Jack Whyte (l) and Diana Gabaldon (r)
with contest winner 2014.

Writing contest open
Our writing contest is now open to entries. This year, we’re concentrating on short fiction of all sorts, with our Storyteller’s Award. 

Details on our contest page here.
Presenter bios coming soon
We’ll begin posting our presenter bios on the website in the coming weeks, and the workshop and master class schedule in the lead-up to registration opening, too. The presenter roster this year looks amazing, if we do say so ourselves.  As always, we’ll offer workshops on a huge variety of topics for writers of fiction, nonfiction, poetry, memoir, online content and more. Whether you’re a brand new aspiring writer, a multi-published bestseller, or any kind of writer in between, SiWC has something for you.  Our goal is to offer stellar professional development for writers at all stages of their careers. And of course, every year you can take advantage of our blue pencil and pitch appointments, which are always included in the cost of your registration.

Cory Doctorow, one of many
well-known presenters
Advertise in conference brochure
If you’re interested in buying ad space in our conference brochure this year for your book or your day job business, please contact kc dyer at for information and rate sheets. We offer everything from classified ads to full-page colour and lots of options in between.

Follow on Twitter
Looking for more SiWC info? Apart from our very occasional newsletters like this one, you can follow us on Twitter @siwctweets and check out our website and blog at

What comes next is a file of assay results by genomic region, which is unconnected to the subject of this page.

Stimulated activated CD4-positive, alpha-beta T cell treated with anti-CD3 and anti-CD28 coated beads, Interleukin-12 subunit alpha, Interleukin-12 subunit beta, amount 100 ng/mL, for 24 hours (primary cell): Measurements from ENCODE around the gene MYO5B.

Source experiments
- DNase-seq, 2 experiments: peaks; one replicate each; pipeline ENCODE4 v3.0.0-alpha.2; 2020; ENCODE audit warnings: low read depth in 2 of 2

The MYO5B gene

If you’re on Twitter and would like a little writing support & encouragement, join the conversation using #thisdaywewrite. For conference-related tweets, we’re using #SiWC15 this year. Stay tuned on Twitter in coming weeks for hints about this year’s conference theme.

Check out our website for answers, including our FAQ, but if you can’t find what you need, you can contact us through our contact form or email me at

Please get the word out about SiWC
Know writers who don’t know us? We so appreciate your referrals.  Thank you to everyone who’s introduced SiWC to a friend so far. We hope to see many new faces and lots of old friends again this year.

See you in October!
Kathy Chung
SiWC Conference Coordinator  *  

The Surrey International Writers' Conference, held every October in British Columbia, is the most comprehensive conference of its kind in Canada. SiWC offers writers in all genres -- from beginners to experts -- the opportunity both to hone their craft and to expose their work to the international literary marketplace. 

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or for more information please visit